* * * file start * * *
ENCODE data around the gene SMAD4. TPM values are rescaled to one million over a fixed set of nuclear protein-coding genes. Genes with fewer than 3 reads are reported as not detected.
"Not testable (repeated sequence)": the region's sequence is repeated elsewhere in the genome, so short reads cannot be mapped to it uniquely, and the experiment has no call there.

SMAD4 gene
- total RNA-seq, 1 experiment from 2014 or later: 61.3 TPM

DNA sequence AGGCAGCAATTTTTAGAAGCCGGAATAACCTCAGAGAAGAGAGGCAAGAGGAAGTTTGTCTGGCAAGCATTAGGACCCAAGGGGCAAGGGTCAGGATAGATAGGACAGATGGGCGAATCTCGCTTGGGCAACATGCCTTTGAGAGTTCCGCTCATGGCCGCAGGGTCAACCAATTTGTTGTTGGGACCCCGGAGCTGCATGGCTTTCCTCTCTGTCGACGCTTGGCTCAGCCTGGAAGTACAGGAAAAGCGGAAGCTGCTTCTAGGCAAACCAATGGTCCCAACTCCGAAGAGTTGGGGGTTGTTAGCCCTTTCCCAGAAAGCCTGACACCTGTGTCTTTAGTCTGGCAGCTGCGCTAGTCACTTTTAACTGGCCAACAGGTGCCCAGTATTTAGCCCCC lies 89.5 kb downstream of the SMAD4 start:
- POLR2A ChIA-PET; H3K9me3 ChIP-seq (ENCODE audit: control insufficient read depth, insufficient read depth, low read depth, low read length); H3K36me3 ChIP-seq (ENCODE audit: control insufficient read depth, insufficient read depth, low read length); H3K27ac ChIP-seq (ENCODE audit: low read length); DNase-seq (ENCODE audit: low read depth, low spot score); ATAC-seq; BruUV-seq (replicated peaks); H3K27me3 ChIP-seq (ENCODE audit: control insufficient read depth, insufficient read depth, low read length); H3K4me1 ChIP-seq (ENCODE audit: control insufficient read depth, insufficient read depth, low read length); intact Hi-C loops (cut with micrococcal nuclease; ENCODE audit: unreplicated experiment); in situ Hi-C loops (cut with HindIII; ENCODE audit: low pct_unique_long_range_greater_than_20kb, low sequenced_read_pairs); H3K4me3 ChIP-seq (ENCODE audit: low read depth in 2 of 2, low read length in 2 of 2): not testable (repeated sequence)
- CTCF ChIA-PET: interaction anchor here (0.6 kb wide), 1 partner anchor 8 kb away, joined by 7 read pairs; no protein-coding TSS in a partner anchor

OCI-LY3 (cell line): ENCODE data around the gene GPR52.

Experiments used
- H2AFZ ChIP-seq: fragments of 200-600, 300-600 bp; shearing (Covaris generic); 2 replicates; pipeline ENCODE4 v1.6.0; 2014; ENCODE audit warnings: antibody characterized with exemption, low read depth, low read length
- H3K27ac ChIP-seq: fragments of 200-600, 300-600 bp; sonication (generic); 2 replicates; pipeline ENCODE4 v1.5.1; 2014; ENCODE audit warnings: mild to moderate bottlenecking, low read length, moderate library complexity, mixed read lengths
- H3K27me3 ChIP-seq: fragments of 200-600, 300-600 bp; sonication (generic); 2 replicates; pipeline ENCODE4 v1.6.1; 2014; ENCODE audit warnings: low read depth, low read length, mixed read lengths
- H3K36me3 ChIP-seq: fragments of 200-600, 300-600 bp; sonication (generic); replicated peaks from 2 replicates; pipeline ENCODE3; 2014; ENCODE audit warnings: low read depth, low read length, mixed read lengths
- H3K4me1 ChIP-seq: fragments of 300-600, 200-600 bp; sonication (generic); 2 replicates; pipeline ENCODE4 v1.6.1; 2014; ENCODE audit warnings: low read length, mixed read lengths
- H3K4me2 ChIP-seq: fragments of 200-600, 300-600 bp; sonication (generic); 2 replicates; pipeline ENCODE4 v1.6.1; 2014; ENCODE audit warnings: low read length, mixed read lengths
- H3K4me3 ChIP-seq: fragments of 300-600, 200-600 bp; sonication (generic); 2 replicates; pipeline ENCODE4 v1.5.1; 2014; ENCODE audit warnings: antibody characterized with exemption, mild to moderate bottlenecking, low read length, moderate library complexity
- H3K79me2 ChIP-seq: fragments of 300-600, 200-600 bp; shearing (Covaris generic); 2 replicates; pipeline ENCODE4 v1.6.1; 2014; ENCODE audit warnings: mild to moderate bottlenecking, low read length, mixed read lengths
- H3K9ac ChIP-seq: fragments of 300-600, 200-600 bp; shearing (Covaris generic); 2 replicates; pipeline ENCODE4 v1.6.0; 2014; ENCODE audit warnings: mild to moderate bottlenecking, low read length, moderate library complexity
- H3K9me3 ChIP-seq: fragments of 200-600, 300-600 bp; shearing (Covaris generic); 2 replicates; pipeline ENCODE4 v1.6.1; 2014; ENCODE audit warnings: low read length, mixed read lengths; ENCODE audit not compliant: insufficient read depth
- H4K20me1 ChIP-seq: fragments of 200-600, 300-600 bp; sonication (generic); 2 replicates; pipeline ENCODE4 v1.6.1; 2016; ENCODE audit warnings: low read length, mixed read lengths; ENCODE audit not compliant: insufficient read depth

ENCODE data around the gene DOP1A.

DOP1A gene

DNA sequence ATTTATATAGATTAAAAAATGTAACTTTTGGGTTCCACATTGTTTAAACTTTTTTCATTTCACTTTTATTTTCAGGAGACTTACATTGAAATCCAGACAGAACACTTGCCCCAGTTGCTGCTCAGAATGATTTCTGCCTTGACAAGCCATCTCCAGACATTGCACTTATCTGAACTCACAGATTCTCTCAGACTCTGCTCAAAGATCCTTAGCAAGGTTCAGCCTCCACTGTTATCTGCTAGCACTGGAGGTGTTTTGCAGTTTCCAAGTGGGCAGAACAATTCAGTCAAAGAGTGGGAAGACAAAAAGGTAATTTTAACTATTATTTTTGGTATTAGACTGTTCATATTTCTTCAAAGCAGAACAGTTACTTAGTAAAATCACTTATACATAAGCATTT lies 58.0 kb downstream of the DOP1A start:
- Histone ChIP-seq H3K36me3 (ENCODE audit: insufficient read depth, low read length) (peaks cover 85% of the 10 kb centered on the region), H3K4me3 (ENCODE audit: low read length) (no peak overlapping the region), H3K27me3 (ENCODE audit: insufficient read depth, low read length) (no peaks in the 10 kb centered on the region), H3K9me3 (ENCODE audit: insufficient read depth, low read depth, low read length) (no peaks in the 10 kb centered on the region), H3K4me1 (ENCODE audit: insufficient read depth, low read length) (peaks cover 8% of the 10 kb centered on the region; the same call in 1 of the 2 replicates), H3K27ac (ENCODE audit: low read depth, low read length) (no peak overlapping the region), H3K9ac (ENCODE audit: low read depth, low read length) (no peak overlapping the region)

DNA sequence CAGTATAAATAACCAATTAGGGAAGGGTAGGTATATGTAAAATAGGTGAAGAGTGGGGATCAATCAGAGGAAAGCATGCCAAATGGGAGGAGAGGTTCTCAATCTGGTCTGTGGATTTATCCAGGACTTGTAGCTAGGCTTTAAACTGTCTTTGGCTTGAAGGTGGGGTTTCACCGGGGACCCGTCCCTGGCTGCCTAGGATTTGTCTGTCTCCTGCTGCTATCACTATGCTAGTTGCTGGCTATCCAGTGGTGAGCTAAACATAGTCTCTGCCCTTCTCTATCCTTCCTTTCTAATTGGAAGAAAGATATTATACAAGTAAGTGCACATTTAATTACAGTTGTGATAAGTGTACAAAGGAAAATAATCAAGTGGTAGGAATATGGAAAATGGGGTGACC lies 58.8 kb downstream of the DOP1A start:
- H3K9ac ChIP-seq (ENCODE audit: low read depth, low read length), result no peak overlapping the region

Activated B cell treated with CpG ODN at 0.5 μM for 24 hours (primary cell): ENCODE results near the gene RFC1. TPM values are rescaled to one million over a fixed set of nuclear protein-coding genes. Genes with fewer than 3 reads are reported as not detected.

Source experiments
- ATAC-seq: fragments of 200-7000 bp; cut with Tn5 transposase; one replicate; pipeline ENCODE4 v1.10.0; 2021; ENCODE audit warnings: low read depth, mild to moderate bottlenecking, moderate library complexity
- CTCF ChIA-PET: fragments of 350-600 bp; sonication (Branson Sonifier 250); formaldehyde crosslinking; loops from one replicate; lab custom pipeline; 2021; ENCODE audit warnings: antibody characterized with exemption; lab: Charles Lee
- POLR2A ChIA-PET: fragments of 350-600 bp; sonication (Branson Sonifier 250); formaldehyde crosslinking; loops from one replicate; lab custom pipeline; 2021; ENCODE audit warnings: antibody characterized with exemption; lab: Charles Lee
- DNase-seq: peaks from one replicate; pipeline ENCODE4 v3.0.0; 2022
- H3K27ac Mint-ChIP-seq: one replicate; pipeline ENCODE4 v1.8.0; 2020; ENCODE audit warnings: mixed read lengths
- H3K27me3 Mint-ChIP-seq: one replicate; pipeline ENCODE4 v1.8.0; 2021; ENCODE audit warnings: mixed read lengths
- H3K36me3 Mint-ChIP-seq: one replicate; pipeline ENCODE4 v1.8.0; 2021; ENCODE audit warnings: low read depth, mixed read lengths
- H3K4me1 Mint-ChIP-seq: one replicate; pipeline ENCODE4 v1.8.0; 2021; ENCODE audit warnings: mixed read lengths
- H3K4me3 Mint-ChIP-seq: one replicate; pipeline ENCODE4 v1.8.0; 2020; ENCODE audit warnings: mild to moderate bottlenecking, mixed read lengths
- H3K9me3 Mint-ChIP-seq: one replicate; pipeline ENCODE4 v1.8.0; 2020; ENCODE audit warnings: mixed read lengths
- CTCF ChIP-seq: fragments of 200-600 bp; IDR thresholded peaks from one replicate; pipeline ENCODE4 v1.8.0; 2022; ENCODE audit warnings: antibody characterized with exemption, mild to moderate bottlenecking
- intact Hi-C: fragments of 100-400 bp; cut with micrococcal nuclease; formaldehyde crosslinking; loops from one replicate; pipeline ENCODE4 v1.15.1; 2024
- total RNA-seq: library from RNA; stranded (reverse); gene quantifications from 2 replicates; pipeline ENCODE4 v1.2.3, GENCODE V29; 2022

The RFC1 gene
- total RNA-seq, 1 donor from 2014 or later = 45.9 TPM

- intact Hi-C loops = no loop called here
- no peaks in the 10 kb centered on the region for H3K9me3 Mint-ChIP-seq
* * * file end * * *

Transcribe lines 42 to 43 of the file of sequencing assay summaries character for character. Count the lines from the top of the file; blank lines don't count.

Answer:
The RFC1 gene
- total RNA-seq, 1 donor from 2014 or later = 45.9 TPM